This summer, as soon as the season was over and the Basketball community was done celebrating (or hating on) the Cavaliers' first NBA title ever, people were mainly focusing on one thing: Where is Kevin Durant going to play next year? The fact that he was very close from reaching the NBA Finals (it would have been only the second time in his career) in the 2015-2016 season with the Thunder made most NBA fans think that he was going to stay in Oklahoma.

Some teams' names came up as strong contenders to sign him, like the Celtics, the Spurs or the Wizards (from his hometown), but nobody was really thinking of the Warriors as a viable option.

It was, in fact, the team he had almost beat in the last Western Conference Finals (the Thunder lost 4-3 after leading 3-1). The Warriors, even though they had just lost in the 2016 NBA Finals to the Cleveland Cavaliers, were also already extremely star-studded and it seemed improbable that a superstar like Durant was going to be added to that squad. But it happened...

After the talk comes the time to play

After the time of speculations around this new "super-team", comes the time to actually watch them perform on the court. When arriving to the Warriors, KD joined a team that comprised the two-time reigning MVP in Stephen Curry and two other All Stars and All-NBA nominees in Draymond Green and Klay Thompson.

Many experts thought that Durant's stats will get worse and that he would struggle to make a real impact on the game. But if you have ever spent time watching Durant play in his career since he's been drafted in 2007, you would know better than listening to these "worries."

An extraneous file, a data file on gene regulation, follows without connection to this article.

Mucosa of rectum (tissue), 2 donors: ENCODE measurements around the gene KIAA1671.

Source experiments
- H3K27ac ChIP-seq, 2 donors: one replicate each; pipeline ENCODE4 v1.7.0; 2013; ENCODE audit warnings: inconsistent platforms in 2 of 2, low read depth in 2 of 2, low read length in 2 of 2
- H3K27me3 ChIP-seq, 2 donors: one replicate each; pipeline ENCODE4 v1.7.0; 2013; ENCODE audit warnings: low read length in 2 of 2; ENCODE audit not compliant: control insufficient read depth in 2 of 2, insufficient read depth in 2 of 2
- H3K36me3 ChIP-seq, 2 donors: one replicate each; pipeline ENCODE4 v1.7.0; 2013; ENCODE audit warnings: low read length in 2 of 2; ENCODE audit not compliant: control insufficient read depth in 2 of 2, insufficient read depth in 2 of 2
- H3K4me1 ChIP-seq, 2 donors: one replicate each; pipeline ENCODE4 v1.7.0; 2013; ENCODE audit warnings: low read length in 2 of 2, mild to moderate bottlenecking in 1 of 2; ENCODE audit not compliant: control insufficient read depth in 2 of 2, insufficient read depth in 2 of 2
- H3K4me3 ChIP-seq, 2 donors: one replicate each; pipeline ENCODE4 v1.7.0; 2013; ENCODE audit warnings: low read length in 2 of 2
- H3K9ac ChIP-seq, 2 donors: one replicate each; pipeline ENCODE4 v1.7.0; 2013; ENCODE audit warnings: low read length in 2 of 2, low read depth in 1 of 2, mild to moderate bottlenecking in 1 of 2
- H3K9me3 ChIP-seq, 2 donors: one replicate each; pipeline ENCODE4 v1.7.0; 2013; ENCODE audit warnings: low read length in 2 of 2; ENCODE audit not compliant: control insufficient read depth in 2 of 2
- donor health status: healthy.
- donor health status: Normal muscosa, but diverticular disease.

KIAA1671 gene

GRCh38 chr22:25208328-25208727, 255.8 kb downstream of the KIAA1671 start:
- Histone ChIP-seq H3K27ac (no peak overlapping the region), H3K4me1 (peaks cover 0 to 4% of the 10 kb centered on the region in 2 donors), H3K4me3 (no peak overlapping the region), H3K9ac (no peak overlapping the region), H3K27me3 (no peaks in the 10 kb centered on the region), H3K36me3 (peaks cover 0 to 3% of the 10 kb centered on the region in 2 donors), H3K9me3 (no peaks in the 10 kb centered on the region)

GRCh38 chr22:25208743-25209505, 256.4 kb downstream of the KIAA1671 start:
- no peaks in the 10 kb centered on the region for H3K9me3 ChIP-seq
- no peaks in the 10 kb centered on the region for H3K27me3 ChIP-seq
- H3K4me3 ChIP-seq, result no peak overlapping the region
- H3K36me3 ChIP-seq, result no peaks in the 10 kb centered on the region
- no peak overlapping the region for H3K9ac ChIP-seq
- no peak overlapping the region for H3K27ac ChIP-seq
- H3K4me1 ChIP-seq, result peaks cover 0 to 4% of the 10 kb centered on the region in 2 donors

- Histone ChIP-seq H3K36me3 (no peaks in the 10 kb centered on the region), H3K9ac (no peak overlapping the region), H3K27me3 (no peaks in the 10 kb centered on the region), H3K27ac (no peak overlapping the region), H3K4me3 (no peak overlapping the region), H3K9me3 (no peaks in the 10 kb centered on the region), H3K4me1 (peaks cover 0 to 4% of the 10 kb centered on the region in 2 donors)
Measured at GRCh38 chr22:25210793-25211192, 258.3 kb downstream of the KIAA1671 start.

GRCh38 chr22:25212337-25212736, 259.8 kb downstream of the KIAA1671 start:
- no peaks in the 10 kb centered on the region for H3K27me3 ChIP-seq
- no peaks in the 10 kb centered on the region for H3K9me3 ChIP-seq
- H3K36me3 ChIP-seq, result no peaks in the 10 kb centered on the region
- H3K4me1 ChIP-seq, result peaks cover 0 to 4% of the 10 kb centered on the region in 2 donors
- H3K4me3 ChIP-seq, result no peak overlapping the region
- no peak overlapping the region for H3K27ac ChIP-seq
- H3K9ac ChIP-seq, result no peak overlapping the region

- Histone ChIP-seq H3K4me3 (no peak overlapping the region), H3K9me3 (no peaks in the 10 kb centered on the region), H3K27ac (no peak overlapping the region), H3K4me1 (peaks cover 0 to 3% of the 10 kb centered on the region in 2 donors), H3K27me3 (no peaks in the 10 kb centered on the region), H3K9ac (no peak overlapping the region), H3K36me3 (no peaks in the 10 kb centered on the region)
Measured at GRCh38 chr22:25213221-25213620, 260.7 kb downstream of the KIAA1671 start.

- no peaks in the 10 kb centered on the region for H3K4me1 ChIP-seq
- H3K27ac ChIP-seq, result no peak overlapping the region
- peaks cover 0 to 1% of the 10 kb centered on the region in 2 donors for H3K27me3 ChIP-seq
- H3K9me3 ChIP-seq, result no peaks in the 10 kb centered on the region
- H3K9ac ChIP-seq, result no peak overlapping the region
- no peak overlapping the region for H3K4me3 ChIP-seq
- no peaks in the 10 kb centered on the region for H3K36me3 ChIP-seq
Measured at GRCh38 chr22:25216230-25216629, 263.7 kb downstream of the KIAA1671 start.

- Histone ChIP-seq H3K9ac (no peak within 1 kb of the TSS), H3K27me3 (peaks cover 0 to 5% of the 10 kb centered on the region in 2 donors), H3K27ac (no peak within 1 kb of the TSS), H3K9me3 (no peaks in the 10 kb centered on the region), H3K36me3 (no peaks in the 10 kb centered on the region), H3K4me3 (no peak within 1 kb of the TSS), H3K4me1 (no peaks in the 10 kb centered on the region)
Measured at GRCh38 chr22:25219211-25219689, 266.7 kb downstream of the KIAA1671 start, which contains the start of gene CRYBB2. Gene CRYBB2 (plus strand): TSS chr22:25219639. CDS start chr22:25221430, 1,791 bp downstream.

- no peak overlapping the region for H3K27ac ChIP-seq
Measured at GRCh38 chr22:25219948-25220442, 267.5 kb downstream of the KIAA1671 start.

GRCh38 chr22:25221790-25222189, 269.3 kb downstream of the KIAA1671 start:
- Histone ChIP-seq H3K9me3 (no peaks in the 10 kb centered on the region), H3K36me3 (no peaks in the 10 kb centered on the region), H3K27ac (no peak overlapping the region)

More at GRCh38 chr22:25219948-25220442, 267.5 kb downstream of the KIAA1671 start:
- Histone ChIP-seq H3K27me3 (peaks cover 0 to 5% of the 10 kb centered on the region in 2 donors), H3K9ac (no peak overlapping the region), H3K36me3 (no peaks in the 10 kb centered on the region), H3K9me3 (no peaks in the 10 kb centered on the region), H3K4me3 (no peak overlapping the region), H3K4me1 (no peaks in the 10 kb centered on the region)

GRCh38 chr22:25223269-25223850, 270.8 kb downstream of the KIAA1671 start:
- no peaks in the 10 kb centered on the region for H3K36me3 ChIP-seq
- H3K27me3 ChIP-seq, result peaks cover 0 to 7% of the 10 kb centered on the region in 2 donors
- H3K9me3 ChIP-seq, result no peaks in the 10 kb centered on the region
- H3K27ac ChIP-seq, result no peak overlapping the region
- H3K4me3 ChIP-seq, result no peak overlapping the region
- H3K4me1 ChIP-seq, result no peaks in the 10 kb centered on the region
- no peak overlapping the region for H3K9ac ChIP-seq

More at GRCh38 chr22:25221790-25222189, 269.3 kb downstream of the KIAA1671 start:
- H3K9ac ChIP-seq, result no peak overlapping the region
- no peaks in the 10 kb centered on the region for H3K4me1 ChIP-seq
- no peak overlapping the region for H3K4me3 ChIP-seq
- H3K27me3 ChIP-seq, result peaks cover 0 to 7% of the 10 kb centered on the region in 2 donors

Even with incredible players alongside him in the lineup (especially the baby faced assassin), KD is the undisputed leader of his squad after 19 games (and the Warriors hold an NBA-leading record of 16-3).

He takes over when the Warriors are struggling and has been very "clutch" in important moments in many games so far this season. When the game is on the line, the ball often ends up in Durant's hands, because of his exceptional ability to create a shot for himself and of how he can score in so many different positions:

KD is more efficient and versatile than ever

To get Durant, the Warriors had to let go some key pieces of their 2015 NBA Championship and of their 73-9 regular season like Harrison Barnes, Andrew Bogut, Marreese Speights or Festus Ezeli.

Golden State now lacks a bit of some things like rim protection or rebounding and Durant, a small forward, is actually taking this role at times with his height and arm span. His rebounding stats (8.6/game), blocks and steals stats (respectively 1.7 and 1.6 per game) are all career highs which shows us the 2014 MVP is trying to focus on a lot of different things with his new team.

The Warriors lead the NBA in assists and KD is completely fitting into their system by creating opportunities for others and taking advantage of the opportunities his teammates create for him. He has been very efficient so far, being the Warriors top scorer (27.7 pts/ game) while taking less shots than Stephen Curry (17.5 vs 18 for Curry).

Critics said before the season that the Warriors are going to have a tough time to adapt to each other and find ways to play together. But after more than a month of play, it is starting to look like this squad can perform very well, without much "sacrifice" from their stars.

Indeed, as Draymond Green has focused on defense even more, all three of the Warriors' best offensive weapons (Durant, Curry and Thompson) average more than 20 points per game and have similar numbers in the shots taken per game category. Durant, more than his pal Steph Curry, can realistically contend to the MVP award again this season (it would be his second) if he keeps being the Warriors' leader and if they finish the season where they are expected to finish it: on top of the standings.